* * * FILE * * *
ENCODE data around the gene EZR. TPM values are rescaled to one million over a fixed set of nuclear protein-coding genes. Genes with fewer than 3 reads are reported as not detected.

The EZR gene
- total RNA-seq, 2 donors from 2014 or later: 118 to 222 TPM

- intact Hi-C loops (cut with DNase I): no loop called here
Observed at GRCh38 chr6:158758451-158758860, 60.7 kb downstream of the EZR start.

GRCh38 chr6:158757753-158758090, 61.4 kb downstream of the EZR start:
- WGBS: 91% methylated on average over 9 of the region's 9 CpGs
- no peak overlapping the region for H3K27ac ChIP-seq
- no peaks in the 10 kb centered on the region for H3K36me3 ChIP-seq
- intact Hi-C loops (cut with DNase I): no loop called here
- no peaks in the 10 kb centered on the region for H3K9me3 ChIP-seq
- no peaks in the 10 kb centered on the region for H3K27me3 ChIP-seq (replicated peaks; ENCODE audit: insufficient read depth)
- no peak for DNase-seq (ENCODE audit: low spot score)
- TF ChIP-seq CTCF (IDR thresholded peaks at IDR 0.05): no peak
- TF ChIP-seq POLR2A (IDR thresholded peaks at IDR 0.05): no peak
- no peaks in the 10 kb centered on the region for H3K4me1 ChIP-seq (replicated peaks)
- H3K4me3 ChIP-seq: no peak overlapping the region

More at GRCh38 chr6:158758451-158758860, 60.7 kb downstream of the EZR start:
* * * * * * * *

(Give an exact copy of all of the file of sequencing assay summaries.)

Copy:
ENCODE data around the gene EZR. TPM values are rescaled to one million over a fixed set of nuclear protein-coding genes. Genes with fewer than 3 reads are reported as not detected.

The EZR gene
- total RNA-seq, 2 donors from 2014 or later: 118 to 222 TPM

- intact Hi-C loops (cut with DNase I): no loop called here
Observed at GRCh38 chr6:158758451-158758860, 60.7 kb downstream of the EZR start.

GRCh38 chr6:158757753-158758090, 61.4 kb downstream of the EZR start:
- WGBS: 91% methylated on average over 9 of the region's 9 CpGs
- no peak overlapping the region for H3K27ac ChIP-seq
- no peaks in the 10 kb centered on the region for H3K36me3 ChIP-seq
- intact Hi-C loops (cut with DNase I): no loop called here
- no peaks in the 10 kb centered on the region for H3K9me3 ChIP-seq
- no peaks in the 10 kb centered on the region for H3K27me3 ChIP-seq (replicated peaks; ENCODE audit: insufficient read depth)
- no peak for DNase-seq (ENCODE audit: low spot score)
- TF ChIP-seq CTCF (IDR thresholded peaks at IDR 0.05): no peak
- TF ChIP-seq POLR2A (IDR thresholded peaks at IDR 0.05): no peak
- no peaks in the 10 kb centered on the region for H3K4me1 ChIP-seq (replicated peaks)
- H3K4me3 ChIP-seq: no peak overlapping the region

More at GRCh38 chr6:158758451-158758860, 60.7 kb downstream of the EZR start: